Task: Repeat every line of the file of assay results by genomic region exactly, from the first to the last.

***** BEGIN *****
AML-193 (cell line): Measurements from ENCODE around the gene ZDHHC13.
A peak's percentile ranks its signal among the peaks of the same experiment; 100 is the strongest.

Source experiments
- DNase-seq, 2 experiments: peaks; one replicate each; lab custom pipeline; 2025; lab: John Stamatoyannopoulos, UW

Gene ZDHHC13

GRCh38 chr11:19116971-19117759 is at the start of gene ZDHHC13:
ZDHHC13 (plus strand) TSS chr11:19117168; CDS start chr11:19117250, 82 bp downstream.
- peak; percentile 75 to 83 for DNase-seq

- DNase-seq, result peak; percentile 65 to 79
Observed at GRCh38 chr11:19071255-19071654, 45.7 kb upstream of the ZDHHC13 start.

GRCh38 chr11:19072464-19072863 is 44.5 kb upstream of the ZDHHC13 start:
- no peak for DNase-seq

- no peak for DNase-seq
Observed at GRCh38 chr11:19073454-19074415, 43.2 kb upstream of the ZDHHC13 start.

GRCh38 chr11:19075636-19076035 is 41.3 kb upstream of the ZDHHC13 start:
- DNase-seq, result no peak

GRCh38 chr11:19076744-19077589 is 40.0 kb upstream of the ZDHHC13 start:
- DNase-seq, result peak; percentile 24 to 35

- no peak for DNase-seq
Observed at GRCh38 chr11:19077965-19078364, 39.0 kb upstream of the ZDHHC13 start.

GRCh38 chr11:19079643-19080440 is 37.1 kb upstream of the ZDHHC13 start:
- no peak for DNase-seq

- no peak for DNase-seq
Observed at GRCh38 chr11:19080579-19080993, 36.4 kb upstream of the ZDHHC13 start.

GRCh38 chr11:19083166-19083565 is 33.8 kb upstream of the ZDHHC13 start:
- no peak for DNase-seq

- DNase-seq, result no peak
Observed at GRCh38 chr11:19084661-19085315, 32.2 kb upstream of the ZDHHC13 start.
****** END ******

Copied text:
AML-193 (cell line): Measurements from ENCODE around the gene ZDHHC13.
A peak's percentile ranks its signal among the peaks of the same experiment; 100 is the strongest.

Source experiments
- DNase-seq, 2 experiments: peaks; one replicate each; lab custom pipeline; 2025; lab: John Stamatoyannopoulos, UW

Gene ZDHHC13

GRCh38 chr11:19116971-19117759 is at the start of gene ZDHHC13:
ZDHHC13 (plus strand) TSS chr11:19117168; CDS start chr11:19117250, 82 bp downstream.
- peak; percentile 75 to 83 for DNase-seq

- DNase-seq, result peak; percentile 65 to 79
Observed at GRCh38 chr11:19071255-19071654, 45.7 kb upstream of the ZDHHC13 start.

GRCh38 chr11:19072464-19072863 is 44.5 kb upstream of the ZDHHC13 start:
- no peak for DNase-seq

- no peak for DNase-seq
Observed at GRCh38 chr11:19073454-19074415, 43.2 kb upstream of the ZDHHC13 start.

GRCh38 chr11:19075636-19076035 is 41.3 kb upstream of the ZDHHC13 start:
- DNase-seq, result no peak

GRCh38 chr11:19076744-19077589 is 40.0 kb upstream of the ZDHHC13 start:
- DNase-seq, result peak; percentile 24 to 35

- no peak for DNase-seq
Observed at GRCh38 chr11:19077965-19078364, 39.0 kb upstream of the ZDHHC13 start.

GRCh38 chr11:19079643-19080440 is 37.1 kb upstream of the ZDHHC13 start:
- no peak for DNase-seq

- no peak for DNase-seq
Observed at GRCh38 chr11:19080579-19080993, 36.4 kb upstream of the ZDHHC13 start.

GRCh38 chr11:19083166-19083565 is 33.8 kb upstream of the ZDHHC13 start:
- no peak for DNase-seq

- DNase-seq, result no peak
Observed at GRCh38 chr11:19084661-19085315, 32.2 kb upstream of the ZDHHC13 start.